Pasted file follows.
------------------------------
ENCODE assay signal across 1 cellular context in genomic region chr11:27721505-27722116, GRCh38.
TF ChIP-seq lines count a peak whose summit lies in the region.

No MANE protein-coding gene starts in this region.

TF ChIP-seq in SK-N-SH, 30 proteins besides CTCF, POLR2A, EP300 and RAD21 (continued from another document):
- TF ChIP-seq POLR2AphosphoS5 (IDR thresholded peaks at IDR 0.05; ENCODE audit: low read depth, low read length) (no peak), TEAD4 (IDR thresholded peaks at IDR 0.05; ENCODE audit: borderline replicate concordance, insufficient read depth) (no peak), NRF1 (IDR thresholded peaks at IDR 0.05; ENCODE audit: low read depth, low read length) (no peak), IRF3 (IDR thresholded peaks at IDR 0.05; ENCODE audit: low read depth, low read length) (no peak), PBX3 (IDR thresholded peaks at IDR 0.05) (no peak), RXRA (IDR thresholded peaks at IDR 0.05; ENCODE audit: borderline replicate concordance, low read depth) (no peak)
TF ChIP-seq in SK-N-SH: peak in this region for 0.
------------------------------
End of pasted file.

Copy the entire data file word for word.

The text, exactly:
ENCODE assay signal across 1 cellular context in genomic region chr11:27721505-27722116, GRCh38.
TF ChIP-seq lines count a peak whose summit lies in the region.

No MANE protein-coding gene starts in this region.

TF ChIP-seq in SK-N-SH, 30 proteins besides CTCF, POLR2A, EP300 and RAD21 (continued from another document):
- TF ChIP-seq POLR2AphosphoS5 (IDR thresholded peaks at IDR 0.05; ENCODE audit: low read depth, low read length) (no peak), TEAD4 (IDR thresholded peaks at IDR 0.05; ENCODE audit: borderline replicate concordance, insufficient read depth) (no peak), NRF1 (IDR thresholded peaks at IDR 0.05; ENCODE audit: low read depth, low read length) (no peak), IRF3 (IDR thresholded peaks at IDR 0.05; ENCODE audit: low read depth, low read length) (no peak), PBX3 (IDR thresholded peaks at IDR 0.05) (no peak), RXRA (IDR thresholded peaks at IDR 0.05; ENCODE audit: borderline replicate concordance, low read depth) (no peak)
TF ChIP-seq in SK-N-SH: peak in this region for 0.